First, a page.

The U.S. Air Forces in Europe Theater Security Cooperation Plan has taken interoperability to the next level by establishing a partnership between the 37th Airlift Squadron and the Ukrainian Air Force’s 25th Guards Air Transport Brigade.
Jose Gabilondo, USAFE A5IE chief, international relations Eurasia branch, defines interoperability as the ability of air forces from different countries to operate together in a seamless manner to achieve operational successes.
This is done by creating a common operational framework where everyone has the training and equipment to achieve mission success, he said.
The partnership between the 37th AS and Ukraine’s 25th GATB was established in September. The partnership includes a series of events to bring the air force units closer together and increase interoperability. The goal of the partnership is to develop a habitual relationship and to ultimately engage in joint exercises and improve the ability to operate together in coalition operations, Mr. Gabilondo said.
“As the relationship between the Ukrainian Air Force and USAFE increases, we are looking at various options for growing the air force-to-air force relationship, including adding interactions with Air Mobility Command units at some point in the future,” Mr. Gabilondo said.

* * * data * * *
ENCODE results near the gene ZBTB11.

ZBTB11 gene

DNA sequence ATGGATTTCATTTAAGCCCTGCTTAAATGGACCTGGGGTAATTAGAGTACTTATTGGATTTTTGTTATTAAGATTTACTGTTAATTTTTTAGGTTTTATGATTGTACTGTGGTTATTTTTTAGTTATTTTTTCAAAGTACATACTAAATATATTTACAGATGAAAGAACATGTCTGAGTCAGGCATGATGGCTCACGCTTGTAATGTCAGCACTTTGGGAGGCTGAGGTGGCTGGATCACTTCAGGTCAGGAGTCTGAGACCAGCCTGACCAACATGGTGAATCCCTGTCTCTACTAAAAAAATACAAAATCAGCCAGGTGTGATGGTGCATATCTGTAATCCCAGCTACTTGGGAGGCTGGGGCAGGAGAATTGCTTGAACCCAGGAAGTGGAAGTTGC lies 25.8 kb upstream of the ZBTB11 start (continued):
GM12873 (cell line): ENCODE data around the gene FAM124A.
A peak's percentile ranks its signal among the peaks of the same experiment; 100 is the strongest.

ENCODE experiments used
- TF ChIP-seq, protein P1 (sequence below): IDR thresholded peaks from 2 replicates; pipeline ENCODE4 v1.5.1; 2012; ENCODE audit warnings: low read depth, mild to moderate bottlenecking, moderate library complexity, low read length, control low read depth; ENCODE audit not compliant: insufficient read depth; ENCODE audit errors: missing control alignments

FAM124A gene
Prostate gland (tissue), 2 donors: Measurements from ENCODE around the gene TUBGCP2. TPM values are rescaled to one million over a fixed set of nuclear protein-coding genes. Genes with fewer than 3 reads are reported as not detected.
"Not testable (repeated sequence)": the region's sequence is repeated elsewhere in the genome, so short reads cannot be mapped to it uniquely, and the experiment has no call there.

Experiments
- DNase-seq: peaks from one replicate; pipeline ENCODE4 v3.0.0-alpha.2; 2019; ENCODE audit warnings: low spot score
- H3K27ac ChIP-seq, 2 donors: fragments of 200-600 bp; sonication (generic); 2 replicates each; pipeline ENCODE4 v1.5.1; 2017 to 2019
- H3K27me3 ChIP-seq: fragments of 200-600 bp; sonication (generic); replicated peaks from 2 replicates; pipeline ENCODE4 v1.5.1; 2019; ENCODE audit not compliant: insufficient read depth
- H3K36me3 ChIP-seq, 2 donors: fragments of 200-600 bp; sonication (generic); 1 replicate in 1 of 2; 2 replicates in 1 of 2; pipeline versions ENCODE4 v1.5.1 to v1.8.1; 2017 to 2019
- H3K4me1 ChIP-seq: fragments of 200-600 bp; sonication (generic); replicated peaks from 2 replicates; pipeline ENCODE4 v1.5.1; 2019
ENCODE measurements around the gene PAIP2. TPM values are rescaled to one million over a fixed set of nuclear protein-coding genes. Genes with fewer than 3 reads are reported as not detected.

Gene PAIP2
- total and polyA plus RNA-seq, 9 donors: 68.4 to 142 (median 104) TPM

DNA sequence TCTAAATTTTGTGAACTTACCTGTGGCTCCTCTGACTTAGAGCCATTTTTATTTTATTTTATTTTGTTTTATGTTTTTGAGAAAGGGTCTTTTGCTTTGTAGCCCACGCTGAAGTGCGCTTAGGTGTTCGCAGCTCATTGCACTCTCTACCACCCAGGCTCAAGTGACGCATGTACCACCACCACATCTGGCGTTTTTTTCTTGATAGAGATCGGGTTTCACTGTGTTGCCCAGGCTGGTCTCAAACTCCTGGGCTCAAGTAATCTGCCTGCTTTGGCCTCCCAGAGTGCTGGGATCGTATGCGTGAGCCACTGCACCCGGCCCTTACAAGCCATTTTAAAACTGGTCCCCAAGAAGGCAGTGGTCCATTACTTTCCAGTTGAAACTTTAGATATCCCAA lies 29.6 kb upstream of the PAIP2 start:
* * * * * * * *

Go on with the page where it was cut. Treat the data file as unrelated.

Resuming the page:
Recently, the Ukrainian military conducted a paratrooper exchange at Ft. Bragg, N.C., that utilized the U.S. Air Force’s C-17s and C-130s from Pope Air Force Base, N.C.
In February, the 25th GATB sent a team to Ramstein, said Maj. James Schartz, 37th AS assistant director of operations and project officer for the sister unit partnership. The team had an opportunity to view mission planning, witness the execution of a two-ship C-130E formation airdrop mission and meet key leadership.
In mid-February, a Ramstein C-130 crew visited the 25th GATB at Melitopol Air Base, Ukraine.
“The best way to learn about a unit is to go visit one,” said Major Schartz.
The Ukrainian unit flies Ilyushin IL-76 aircraft, a cargo plane bigger than a C-141 and smaller than a C-17, he said. During the visit, Ramstein’s C-130 crew was briefed on the history and mission of their sister unit and toured maintenance, air traffic control facilities and the unit’s aircraft.
One of the biggest differences Major Schartz noticed was in 25th GATB’s cargo operation. They use a crane and winch system to load and unload cargo, he said. Since the crane and winch are installed on each IL-76, they are loading equipment with them wherever they fly.
In contrast, the U.S. Air Force uses forklifts and K-loaders for cargo loading and offloading, which has its limits in that some locations may not have the equipment and some planes may not have the ability or space to carry the equipment with them, Major Schartz said.
“The similarities and differences are what make this partnership educational,” said Major Schartz. “We are excited about the relationship we have built and look forward to the future.”